Canada is in danger of losing its global dominance in mining, despite recent government initiatives to improve competitiveness, according to a report from an industry association.
The report, by the Mining Association of Canada, comes as debate about the hollowing out of the country’s mining sector grows. Mega-mergers by Canada’s two largest gold companies, Barrick Gold Corp. and Goldcorp Inc., stand to erode its global influence.
The Barrick tie-up, with Channel Islands-based Randgold Resources Ltd., has already resulted in job cuts and further decentralization away from Canada, a trend that will likely increase under Barrick’s newly inked joint-venture in Nevada with Newmont Mining Corp. Meanwhile, Newmont’s proposed takeover of Goldcorp will see the combined entity headquartered in Colorado, with only a regional office remaining in Vancouver.
“For decades, our industry has been a leader in the production of minerals and metals. A leader in mining services and supplies. A leader in mine finance. A leader in sustainability and safety, but that position is in jeopardy and will be lost without continued, decisive action at both the federal and provincial levels,” Pierre Gratton, CEO of the association said in a news release.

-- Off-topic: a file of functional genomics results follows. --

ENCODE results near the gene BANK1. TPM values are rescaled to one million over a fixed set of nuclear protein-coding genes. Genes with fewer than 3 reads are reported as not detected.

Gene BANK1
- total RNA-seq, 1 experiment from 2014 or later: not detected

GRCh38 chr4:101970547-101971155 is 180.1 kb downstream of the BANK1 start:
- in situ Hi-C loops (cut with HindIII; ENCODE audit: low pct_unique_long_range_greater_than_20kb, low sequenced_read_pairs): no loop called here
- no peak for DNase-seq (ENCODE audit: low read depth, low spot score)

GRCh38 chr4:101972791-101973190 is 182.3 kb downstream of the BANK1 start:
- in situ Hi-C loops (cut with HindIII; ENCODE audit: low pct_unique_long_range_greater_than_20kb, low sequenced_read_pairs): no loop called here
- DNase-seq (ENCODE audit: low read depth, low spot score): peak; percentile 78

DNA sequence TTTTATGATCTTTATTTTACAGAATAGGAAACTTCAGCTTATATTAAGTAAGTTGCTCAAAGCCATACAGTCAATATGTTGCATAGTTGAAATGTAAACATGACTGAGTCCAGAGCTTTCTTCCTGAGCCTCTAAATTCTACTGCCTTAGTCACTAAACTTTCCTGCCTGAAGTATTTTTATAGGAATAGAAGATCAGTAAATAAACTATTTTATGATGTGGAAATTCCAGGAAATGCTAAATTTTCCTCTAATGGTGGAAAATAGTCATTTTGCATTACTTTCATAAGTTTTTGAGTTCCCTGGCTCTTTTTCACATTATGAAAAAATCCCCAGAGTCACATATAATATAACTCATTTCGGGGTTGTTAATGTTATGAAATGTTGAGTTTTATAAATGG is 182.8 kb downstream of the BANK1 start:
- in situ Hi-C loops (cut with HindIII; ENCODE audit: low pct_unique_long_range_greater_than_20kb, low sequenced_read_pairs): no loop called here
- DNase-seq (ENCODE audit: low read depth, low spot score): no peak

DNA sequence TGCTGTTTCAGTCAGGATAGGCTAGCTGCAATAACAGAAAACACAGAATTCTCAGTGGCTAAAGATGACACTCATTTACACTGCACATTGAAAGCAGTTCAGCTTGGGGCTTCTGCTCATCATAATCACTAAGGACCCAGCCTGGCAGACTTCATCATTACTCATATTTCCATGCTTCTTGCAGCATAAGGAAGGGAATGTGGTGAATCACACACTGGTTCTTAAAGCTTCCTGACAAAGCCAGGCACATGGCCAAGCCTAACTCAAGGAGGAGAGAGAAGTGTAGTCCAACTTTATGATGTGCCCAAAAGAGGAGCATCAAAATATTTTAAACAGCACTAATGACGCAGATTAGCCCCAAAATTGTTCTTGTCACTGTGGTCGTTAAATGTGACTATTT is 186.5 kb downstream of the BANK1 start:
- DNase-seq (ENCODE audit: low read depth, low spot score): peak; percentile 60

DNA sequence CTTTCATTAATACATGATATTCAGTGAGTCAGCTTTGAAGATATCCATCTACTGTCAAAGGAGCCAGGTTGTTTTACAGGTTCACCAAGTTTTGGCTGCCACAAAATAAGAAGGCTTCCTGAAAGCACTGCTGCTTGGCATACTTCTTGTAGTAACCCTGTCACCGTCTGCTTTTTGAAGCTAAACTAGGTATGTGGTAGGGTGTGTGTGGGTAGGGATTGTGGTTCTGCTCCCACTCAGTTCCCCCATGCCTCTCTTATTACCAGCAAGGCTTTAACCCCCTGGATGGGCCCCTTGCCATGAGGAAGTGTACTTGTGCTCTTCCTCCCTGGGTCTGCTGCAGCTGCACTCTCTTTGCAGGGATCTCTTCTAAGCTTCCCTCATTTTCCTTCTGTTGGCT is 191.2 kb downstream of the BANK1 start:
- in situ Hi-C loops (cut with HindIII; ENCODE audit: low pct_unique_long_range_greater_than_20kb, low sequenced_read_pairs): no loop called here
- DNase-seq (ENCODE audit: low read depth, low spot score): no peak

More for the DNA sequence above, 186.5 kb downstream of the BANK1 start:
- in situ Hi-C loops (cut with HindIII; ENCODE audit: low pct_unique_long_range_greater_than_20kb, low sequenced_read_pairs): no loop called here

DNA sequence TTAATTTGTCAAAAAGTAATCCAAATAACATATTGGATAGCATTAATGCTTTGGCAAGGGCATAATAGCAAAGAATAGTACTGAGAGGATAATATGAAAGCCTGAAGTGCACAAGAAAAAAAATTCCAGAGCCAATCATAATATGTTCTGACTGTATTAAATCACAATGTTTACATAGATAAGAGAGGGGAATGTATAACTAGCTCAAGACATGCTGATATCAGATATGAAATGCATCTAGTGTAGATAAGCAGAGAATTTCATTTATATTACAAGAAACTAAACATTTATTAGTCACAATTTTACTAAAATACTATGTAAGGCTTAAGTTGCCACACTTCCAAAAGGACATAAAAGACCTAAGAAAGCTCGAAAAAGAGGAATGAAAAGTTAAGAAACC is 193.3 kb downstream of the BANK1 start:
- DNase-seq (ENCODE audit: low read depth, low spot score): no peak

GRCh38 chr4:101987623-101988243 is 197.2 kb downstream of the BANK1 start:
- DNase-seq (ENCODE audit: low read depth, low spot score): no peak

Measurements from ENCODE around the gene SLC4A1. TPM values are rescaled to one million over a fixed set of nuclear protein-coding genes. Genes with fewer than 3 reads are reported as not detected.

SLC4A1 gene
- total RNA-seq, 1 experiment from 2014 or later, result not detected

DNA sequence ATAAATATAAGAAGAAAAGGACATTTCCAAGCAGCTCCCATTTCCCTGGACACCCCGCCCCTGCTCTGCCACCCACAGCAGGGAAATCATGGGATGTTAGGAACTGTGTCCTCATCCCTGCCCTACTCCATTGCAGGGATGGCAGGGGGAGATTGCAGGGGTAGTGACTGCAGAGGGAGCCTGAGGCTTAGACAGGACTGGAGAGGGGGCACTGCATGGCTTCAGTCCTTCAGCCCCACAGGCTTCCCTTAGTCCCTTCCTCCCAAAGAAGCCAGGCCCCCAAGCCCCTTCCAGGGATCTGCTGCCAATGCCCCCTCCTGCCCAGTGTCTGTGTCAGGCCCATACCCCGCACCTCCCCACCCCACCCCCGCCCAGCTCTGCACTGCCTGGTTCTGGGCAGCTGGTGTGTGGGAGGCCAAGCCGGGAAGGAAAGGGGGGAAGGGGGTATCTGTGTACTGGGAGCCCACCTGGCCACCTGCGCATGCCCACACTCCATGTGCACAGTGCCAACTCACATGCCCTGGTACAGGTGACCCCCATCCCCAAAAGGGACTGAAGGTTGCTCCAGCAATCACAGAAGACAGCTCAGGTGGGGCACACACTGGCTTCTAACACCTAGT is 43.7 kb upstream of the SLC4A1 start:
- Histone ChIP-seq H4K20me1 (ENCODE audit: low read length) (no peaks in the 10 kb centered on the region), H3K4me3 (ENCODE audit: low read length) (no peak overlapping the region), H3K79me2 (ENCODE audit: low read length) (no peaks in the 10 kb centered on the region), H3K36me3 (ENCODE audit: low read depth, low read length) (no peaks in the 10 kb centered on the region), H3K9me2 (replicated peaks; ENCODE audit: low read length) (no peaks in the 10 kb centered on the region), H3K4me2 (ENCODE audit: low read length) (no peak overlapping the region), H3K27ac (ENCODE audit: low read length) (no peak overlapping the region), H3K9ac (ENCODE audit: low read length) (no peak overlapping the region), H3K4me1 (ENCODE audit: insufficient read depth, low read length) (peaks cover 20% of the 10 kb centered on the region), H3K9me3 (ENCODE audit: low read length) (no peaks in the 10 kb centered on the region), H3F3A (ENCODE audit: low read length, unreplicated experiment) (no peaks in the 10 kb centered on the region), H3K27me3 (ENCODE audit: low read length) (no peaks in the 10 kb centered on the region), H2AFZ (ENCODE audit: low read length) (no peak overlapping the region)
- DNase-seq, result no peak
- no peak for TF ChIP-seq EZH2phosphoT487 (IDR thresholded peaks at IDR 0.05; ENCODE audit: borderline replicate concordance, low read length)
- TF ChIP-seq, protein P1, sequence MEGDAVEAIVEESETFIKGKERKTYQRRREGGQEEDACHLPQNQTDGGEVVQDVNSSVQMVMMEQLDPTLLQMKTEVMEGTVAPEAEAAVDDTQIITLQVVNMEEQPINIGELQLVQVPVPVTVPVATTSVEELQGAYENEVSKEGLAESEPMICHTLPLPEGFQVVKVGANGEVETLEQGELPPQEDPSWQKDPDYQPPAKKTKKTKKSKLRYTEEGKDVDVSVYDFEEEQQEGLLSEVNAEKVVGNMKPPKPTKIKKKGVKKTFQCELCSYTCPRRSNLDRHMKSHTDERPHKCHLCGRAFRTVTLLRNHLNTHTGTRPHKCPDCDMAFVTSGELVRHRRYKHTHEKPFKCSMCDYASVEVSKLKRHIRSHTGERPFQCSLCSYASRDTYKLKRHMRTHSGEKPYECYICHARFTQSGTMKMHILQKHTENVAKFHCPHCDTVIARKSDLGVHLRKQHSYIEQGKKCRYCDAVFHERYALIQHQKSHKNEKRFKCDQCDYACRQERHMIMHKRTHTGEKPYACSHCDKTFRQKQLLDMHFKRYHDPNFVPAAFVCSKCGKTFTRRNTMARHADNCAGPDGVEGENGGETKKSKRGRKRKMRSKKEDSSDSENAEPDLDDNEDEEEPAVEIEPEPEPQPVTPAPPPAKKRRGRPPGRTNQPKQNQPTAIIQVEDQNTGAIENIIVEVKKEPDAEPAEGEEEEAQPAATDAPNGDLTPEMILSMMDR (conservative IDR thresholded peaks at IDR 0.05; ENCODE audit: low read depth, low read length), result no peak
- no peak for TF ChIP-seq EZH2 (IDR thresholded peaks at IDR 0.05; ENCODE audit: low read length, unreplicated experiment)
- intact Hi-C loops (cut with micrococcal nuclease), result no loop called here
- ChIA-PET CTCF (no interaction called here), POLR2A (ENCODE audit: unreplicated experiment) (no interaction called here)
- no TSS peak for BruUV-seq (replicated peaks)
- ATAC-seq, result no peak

Among the key findings in the report:
• Canada’s share of international exploration spending has fallen for six years in a row.
• Over five years, the country has lost its ‘top five’ ranking as a producer in seven out of 16 commodities where it held that position.
• Capital investment in the mining sector has fallen every year since 2012.
• Australia has extended its lead on Canada in terms of the number of companies supplying the sector and as a percentage of total foreign direct investment.
• Despite this, the sector still represents 5% of total nominal GDP and 19% of the value of Canadian goods exports in 2017.
• The Toronto Stock Exchange and Venture Exchange raised nearly one-third of the world’s total equity capital in the sector in 2017, making them top mining and exploration listing exchanges.
Renewing the Mineral Exploration Tax Credit for a five-year term, along with other government initiatives, could help reverse the trend but more policies are required.